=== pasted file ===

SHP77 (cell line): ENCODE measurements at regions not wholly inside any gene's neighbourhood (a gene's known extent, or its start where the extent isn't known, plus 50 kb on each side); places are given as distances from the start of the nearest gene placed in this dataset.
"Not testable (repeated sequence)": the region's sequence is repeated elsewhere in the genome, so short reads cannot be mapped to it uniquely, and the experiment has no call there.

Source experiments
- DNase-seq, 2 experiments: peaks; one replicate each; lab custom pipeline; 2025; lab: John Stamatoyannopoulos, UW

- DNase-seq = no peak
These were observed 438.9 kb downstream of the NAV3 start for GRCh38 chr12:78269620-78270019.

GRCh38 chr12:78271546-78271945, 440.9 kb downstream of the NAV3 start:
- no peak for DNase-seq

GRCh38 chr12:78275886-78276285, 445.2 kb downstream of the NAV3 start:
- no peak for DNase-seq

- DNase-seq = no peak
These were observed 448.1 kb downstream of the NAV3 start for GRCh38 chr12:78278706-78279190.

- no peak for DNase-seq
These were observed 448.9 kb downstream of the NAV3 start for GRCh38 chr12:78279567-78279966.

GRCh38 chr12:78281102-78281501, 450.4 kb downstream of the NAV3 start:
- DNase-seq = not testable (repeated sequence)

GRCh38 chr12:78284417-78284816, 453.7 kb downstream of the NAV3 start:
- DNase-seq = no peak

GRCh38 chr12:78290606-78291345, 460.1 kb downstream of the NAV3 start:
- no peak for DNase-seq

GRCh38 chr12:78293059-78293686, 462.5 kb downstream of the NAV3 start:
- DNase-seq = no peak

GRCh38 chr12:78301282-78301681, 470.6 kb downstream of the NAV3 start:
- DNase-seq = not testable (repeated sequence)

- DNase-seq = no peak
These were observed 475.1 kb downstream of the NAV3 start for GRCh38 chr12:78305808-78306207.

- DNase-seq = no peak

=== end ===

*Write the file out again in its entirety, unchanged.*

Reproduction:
SHP77 (cell line): ENCODE measurements at regions not wholly inside any gene's neighbourhood (a gene's known extent, or its start where the extent isn't known, plus 50 kb on each side); places are given as distances from the start of the nearest gene placed in this dataset.
"Not testable (repeated sequence)": the region's sequence is repeated elsewhere in the genome, so short reads cannot be mapped to it uniquely, and the experiment has no call there.

Source experiments
- DNase-seq, 2 experiments: peaks; one replicate each; lab custom pipeline; 2025; lab: John Stamatoyannopoulos, UW

- DNase-seq = no peak
These were observed 438.9 kb downstream of the NAV3 start for GRCh38 chr12:78269620-78270019.

GRCh38 chr12:78271546-78271945, 440.9 kb downstream of the NAV3 start:
- no peak for DNase-seq

GRCh38 chr12:78275886-78276285, 445.2 kb downstream of the NAV3 start:
- no peak for DNase-seq

- DNase-seq = no peak
These were observed 448.1 kb downstream of the NAV3 start for GRCh38 chr12:78278706-78279190.

- no peak for DNase-seq
These were observed 448.9 kb downstream of the NAV3 start for GRCh38 chr12:78279567-78279966.

GRCh38 chr12:78281102-78281501, 450.4 kb downstream of the NAV3 start:
- DNase-seq = not testable (repeated sequence)

GRCh38 chr12:78284417-78284816, 453.7 kb downstream of the NAV3 start:
- DNase-seq = no peak

GRCh38 chr12:78290606-78291345, 460.1 kb downstream of the NAV3 start:
- no peak for DNase-seq

GRCh38 chr12:78293059-78293686, 462.5 kb downstream of the NAV3 start:
- DNase-seq = no peak

GRCh38 chr12:78301282-78301681, 470.6 kb downstream of the NAV3 start:
- DNase-seq = not testable (repeated sequence)

- DNase-seq = no peak
These were observed 475.1 kb downstream of the NAV3 start for GRCh38 chr12:78305808-78306207.

- DNase-seq = no peak